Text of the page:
We have learned so much through the years about how we can live a healthy lifestyle and prevent major health risks that we are predisposed for. However, we have to stay up to date on information if we want to protect ourselves and our family.
According to an article from Dermatology Practical & Conceptual, "Melanoma is much more common in whites than in other ethnic groups. Overall, the lifetime risk of developing melanoma is about 2.4% in Caucasians, 0.1% in Blacks, and 0.5% in Hispanics." Nevertheless, does this mean that the other populations should not worry about this affecting them?
The article also states that the incidence of melanoma increases with age with the average age of melanoma diagnosis being age 60. It also states that, "melanoma is approximately 1.5 times more frequent in males than females. It has been shown that the incidence rate does not significantly differ until the age of 40, however, after age 75, the incidence becomes almost three times higher in males compared to females. In addition, the frequency of its occurrence is closely associated with the constitutive color of the skin and depends on the geographical zone."
So what does this information mean?
We have to all protect ourselves from skin cancer no matter our ethnicity and skin tone as best as we can. Why? It is better to have primary prevention than need to address something when it is too late.
Bob Marley's story
Did you know what killed the Reggae artist legend at the young age of 36?
If you guessed skin cancer, you are CORRECT.
Many of you know Bob Marley's music and the lasting impression he left on the world being a Jamaican musician that took the hearts of many through infusing his music with a sense of spirituality.
Although Bob Marley's official cause of death was brain cancer, the disease started in the big toe of his right foot! As it turns out his big toe was infected "on and off" for years. The doctor at the time removed his nail, bandaged up his toe, and sent him off on his way without conducting a biopsy.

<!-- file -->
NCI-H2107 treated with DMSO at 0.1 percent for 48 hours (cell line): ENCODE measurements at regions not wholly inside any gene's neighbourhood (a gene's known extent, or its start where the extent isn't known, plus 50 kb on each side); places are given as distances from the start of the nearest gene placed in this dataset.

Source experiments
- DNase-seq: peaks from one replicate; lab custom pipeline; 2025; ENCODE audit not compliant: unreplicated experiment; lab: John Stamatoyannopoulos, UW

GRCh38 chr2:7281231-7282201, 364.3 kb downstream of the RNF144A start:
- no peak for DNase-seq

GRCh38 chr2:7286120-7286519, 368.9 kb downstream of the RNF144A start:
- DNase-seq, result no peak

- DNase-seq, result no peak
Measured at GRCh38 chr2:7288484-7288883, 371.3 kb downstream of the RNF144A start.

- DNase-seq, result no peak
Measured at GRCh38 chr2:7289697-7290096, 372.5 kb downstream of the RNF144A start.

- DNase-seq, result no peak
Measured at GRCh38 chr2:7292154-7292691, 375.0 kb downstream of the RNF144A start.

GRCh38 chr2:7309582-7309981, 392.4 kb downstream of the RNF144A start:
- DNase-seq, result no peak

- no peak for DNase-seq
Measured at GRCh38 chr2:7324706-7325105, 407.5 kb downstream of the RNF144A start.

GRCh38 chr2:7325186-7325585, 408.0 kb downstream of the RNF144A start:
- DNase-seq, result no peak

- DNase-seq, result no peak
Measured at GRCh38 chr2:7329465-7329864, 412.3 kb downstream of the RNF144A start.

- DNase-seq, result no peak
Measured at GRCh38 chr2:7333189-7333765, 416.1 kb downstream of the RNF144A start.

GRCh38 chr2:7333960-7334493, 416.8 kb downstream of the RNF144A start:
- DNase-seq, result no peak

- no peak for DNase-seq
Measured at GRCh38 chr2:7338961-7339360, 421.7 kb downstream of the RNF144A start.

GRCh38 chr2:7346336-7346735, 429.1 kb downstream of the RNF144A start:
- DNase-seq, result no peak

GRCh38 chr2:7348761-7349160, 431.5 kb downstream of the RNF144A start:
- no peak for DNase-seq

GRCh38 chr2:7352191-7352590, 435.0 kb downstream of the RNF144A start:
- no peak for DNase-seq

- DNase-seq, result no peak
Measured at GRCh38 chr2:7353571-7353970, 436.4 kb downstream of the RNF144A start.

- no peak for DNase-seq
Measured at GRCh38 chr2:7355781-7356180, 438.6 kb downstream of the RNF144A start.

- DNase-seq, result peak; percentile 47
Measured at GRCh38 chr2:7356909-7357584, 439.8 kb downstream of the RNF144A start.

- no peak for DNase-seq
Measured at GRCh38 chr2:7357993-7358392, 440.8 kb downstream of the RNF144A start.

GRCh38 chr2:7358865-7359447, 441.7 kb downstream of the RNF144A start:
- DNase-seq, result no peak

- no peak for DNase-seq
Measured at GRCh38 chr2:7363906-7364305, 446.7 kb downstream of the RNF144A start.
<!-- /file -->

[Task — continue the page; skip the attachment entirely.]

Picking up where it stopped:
Marley then re-injured his toe playing soccer. He went to another doctor and he was alarmed at his condition and ordered a biopsy immediately. The biopsy revealed the injury that did not heal was a malignant melanoma. Marley was advised to have his toe amputated to prevent the spread of this aggressive cancer. He declined surgery. After his tour ended, he went to Miami and sought out a second opinion by another doctor who confirmed the diagnosis of the malignant melanoma being an acral lentiginous melanoma.
After a considerable amount of convincing, Marley agreed to a surgical excision to remove the cancerous tissue. The operation and subsequent skin and tissue graft were performed by the renowned orthopedic surgeon, Dr. William Baker, at Miami’s Cedars of Lebanon hospital.
Upon further examination, it was revealed that the cancer in Marley’s toe had spread to his lungs, liver, and brain. He submitted to a brief bout of radiation therapy but went home to Jamaica before treatment was completed.
Although very rare, the acral lentiginous melanoma that led to Marley’s death at age 36 is an aggressive and deadly form of skin cancer that can be treated in its earliest stages. It is the most commonly diagnosed subtype of melanoma in non-Caucasian patients, and it is most likely to be diagnosed in the seventh decade of life.
According to an article in Cureus, "Acral lentiginous melanoma represents approximately 5% of melanomas diagnosed each year. It is found on the palms, soles, and in association with the nail unit."
Believe it or not, in my 12 years of being in the medical field so far , I have ran into this malignant melanoma in the Operating Room ONCE already and could not believe that this was a form of cancer when I saw it because it looked like a bruise on a toe nail!
What do you do to prevent skin cancer?
According to American Academy of Dermatology, "Dermatologists recommend using a sunscreen with an SPF of at least 30, which blocks 97% of the sun's UVB rays."
Things to remember:
-Reapply after hours of use indicated on manufacturer instructions of use- consider sweating/playing sports, water activities.
- Waiting times after putting on and doing water activities
-It's important to wear sunscreen during all seasons including winter and not just the summer.
See Sun Protection Tips article for more information on types of sunscreen and tips!
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